Fixed rate demand falls further

Fixed rate home loan demand has fallen to its lowest level in more than two years, new research has revealed.

May 04, 2015

Fixed rate home loan demand has fallen to its lowest level in more than two years, new research has revealed.

According to the latest national home loan approval data from Mortgage Choice, fixed rate home loans made up just 17.91% of all loans written in April - down from 18.00% the month prior.

Speaking about the data, Mortgage Choice chief executive officer John Flavell said fixed rate demand hasn't been this low since February 2013.

“Variable home loan rates, specifically ongoing discount mortgages, continue to be the most popular product amongst borrowers, accounting for 43.96% of all loans written,” he said.

“Fixed rate demand has taken a significant hit in recent months. Just one year ago, fixed rate demand was sitting at record highs and now it is hovering near record lows.

“This sudden drop in fixed rate demand appears to be caused by the fact that an increasing number of borrowers believe home loan interest rates may fall further over the coming months. This is understandable given that the Reserve Bank of Australia continues to indicate that further easing of monetary policy may be appropriate.”

In the minutes of the April Board meeting, Governor Glenn Stevens said further easing of monetary policy may be necessary to foster sustainable growth in demand and inflation consistent with the target.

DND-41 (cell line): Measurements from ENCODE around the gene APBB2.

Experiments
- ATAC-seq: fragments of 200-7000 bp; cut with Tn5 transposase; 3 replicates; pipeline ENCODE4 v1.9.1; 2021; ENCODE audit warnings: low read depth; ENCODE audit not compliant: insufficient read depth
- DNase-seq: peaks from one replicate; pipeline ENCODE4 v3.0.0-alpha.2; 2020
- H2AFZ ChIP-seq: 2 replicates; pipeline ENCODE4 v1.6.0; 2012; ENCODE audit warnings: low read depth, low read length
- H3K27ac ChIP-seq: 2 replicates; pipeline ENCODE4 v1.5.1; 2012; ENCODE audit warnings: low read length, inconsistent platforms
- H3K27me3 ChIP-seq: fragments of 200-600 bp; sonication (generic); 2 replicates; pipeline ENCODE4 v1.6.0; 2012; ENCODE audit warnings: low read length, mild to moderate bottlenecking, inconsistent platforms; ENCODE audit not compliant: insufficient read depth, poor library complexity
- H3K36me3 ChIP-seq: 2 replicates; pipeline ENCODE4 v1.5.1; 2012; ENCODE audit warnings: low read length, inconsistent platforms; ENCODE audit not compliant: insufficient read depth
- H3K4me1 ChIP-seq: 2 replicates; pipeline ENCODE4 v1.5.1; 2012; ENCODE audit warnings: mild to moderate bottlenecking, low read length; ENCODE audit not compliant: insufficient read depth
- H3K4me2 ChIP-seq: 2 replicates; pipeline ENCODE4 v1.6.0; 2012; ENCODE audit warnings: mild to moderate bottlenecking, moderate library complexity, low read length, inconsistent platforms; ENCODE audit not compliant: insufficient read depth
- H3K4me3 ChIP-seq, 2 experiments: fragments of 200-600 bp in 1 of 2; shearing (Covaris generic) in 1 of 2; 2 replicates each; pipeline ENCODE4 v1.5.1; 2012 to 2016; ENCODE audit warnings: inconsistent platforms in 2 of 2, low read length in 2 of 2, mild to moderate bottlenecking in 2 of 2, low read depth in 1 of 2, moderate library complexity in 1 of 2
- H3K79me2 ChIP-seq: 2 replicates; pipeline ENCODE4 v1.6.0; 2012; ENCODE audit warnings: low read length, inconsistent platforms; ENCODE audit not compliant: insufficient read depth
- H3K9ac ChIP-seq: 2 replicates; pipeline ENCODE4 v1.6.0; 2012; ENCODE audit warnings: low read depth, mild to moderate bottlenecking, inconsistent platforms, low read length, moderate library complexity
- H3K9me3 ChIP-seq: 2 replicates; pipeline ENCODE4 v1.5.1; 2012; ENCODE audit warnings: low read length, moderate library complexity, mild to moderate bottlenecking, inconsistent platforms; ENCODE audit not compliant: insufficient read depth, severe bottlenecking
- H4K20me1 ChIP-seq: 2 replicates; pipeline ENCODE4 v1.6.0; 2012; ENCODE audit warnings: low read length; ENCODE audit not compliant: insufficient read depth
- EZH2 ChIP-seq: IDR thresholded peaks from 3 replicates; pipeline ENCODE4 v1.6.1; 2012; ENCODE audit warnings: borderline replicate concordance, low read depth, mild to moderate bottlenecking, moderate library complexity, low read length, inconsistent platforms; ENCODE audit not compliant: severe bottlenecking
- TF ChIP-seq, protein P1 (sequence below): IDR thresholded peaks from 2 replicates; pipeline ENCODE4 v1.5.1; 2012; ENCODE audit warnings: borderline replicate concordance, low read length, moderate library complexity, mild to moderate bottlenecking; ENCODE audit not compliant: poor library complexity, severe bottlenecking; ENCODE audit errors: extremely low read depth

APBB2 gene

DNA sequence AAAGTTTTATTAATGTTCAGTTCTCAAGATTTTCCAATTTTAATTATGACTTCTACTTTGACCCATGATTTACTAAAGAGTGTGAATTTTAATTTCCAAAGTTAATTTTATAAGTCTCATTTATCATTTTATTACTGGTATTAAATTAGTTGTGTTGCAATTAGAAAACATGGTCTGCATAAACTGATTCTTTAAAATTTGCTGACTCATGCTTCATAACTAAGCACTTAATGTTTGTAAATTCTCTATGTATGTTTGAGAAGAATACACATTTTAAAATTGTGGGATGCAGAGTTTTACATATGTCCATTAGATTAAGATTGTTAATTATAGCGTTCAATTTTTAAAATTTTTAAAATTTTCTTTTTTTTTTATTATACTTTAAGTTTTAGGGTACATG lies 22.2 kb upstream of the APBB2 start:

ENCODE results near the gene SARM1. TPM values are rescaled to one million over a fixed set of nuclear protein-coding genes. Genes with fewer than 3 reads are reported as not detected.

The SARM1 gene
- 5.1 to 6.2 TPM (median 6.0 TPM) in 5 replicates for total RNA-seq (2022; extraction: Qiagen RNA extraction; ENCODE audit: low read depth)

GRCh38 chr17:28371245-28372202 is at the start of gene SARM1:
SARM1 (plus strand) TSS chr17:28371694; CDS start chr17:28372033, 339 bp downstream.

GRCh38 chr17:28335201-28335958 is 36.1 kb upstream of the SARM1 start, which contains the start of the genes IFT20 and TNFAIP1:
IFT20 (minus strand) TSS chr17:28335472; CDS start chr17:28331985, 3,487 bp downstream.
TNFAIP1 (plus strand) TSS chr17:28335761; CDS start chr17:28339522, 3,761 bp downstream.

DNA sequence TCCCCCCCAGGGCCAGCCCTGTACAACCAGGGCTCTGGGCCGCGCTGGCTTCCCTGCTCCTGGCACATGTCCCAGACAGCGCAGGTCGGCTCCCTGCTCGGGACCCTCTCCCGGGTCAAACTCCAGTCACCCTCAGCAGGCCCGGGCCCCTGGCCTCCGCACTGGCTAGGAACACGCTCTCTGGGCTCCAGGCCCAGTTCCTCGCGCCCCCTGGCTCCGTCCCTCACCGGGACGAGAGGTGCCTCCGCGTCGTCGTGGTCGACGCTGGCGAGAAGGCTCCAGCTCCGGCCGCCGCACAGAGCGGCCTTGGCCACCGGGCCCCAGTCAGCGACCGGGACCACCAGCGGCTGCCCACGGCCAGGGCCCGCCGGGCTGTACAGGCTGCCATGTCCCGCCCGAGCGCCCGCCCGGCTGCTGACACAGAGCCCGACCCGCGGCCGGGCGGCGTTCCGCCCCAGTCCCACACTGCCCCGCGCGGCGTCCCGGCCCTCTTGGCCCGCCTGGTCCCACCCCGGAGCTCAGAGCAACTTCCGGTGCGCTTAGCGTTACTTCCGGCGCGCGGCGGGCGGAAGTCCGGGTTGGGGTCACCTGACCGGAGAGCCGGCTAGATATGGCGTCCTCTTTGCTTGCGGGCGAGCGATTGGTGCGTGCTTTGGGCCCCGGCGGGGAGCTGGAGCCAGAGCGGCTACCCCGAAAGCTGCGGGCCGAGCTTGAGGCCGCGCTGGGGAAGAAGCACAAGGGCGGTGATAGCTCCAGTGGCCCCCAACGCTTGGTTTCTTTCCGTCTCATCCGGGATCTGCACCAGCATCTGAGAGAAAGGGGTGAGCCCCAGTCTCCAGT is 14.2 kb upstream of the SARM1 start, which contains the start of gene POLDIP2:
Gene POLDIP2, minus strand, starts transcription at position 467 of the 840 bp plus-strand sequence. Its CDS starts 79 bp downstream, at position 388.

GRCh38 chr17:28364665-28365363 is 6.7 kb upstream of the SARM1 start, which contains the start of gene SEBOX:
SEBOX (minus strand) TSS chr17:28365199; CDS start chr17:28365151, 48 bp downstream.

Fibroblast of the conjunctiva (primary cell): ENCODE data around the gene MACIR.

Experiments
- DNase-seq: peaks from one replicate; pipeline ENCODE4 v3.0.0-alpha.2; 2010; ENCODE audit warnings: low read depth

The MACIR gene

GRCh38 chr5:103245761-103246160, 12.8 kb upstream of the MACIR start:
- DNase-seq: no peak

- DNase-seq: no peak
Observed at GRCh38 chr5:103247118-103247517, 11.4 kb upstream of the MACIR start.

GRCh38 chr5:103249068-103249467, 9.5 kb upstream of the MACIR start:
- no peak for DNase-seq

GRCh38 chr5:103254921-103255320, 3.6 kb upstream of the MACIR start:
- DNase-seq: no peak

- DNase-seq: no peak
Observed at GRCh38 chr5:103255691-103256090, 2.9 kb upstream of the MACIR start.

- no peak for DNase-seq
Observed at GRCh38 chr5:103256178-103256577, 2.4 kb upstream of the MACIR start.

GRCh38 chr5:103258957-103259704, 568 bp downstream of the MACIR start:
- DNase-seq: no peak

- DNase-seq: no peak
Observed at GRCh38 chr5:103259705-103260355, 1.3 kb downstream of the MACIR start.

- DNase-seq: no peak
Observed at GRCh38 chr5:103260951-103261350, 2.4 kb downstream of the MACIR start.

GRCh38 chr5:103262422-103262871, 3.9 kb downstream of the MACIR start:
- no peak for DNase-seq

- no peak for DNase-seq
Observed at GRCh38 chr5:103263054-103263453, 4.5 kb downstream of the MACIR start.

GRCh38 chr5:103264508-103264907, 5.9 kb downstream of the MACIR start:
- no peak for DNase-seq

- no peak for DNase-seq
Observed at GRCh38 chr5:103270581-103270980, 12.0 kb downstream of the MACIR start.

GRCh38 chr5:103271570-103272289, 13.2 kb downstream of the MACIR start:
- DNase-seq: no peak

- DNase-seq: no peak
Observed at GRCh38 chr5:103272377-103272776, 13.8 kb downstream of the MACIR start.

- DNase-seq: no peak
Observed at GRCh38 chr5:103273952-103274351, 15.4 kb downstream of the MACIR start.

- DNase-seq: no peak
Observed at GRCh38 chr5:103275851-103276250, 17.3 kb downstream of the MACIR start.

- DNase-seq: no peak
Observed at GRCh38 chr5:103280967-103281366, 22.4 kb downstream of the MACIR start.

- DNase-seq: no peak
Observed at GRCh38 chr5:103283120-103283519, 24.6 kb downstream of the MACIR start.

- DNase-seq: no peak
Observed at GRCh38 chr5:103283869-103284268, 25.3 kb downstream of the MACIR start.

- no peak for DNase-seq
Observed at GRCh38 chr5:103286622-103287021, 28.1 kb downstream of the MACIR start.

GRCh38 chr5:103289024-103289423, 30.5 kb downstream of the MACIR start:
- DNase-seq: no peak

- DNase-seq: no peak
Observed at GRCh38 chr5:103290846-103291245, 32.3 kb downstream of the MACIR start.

But while the RBA certainly hasn't shied away from stating that further cash rate reductions may be necessary in the future, Mr Flavell said the Board probably doesn't have the drivers to warrant another rate cut in May.

“The latest data from the Australian Bureau of Statistics found unemployment fell slightly in April, while underlying inflation rose 0.6% over the March quarter for an annual rate of 2.35% - perfectly within the Reserve Bank's target band range,” he said.

“These two factors combined would suggest the drivers aren't there to encourage the Reserve Bank to cut rates again, though future rate cuts cannot be ruled out.”

For archived copies of the Homeloan Choices bulletin, please refer to Choices Newsletter.


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